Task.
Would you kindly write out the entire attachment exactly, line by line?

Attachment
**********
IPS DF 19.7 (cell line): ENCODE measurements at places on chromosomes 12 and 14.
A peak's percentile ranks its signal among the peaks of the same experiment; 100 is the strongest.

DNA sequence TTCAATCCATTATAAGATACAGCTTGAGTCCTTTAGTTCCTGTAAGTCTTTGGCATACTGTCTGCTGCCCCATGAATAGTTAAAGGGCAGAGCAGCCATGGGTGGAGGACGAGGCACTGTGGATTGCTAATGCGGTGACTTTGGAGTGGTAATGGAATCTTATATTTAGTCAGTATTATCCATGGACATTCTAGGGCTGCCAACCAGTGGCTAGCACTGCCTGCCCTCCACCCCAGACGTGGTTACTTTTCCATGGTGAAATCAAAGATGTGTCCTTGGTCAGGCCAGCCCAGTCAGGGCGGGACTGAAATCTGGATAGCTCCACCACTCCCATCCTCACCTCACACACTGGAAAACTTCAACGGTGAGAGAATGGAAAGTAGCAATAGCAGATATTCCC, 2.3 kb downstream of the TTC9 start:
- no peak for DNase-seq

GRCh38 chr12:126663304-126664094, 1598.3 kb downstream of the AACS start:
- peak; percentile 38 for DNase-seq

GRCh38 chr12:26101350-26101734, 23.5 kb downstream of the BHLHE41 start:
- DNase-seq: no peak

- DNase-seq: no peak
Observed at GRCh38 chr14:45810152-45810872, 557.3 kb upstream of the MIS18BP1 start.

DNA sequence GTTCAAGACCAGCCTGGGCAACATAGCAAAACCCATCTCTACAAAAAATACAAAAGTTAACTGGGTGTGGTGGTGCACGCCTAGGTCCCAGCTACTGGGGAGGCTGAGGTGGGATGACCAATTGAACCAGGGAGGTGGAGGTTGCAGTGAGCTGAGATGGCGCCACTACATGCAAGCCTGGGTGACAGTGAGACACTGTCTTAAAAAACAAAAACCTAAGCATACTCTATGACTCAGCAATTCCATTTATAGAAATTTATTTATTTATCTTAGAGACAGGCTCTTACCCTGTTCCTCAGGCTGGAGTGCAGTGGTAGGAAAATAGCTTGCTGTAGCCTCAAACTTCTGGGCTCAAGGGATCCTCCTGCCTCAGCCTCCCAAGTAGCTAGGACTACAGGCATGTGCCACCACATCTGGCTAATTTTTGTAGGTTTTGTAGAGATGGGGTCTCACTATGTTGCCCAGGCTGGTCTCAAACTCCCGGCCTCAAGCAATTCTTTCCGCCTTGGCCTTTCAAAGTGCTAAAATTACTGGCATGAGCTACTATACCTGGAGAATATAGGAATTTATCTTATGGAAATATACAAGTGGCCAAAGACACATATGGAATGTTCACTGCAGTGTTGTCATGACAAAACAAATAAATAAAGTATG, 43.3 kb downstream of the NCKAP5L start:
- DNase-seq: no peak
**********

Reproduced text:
IPS DF 19.7 (cell line): ENCODE measurements at places on chromosomes 12 and 14.
A peak's percentile ranks its signal among the peaks of the same experiment; 100 is the strongest.

DNA sequence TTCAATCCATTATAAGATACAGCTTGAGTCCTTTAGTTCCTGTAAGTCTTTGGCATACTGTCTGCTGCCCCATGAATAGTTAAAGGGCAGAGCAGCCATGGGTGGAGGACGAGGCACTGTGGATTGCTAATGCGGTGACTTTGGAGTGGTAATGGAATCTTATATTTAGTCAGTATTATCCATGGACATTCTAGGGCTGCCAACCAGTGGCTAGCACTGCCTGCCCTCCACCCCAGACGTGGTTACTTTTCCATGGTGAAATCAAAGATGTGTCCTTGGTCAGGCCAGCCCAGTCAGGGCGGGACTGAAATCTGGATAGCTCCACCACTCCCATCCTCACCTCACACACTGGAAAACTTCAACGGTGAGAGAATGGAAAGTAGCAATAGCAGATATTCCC, 2.3 kb downstream of the TTC9 start:
- no peak for DNase-seq

GRCh38 chr12:126663304-126664094, 1598.3 kb downstream of the AACS start:
- peak; percentile 38 for DNase-seq

GRCh38 chr12:26101350-26101734, 23.5 kb downstream of the BHLHE41 start:
- DNase-seq: no peak

- DNase-seq: no peak
Observed at GRCh38 chr14:45810152-45810872, 557.3 kb upstream of the MIS18BP1 start.

DNA sequence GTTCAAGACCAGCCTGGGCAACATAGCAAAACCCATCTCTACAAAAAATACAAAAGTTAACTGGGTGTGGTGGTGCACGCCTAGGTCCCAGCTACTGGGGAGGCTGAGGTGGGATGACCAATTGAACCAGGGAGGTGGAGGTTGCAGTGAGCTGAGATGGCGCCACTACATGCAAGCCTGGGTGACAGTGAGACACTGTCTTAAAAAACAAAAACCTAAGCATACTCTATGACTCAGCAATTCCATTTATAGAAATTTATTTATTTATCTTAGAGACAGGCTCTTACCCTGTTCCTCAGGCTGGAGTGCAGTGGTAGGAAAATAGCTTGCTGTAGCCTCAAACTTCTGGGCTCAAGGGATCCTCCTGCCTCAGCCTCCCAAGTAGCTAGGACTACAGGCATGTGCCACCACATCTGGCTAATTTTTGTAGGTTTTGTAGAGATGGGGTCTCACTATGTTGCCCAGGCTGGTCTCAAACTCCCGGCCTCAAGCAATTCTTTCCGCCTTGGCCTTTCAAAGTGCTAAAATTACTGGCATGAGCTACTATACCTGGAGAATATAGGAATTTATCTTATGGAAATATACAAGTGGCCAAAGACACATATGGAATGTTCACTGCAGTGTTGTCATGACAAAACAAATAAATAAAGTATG, 43.3 kb downstream of the NCKAP5L start:
- DNase-seq: no peak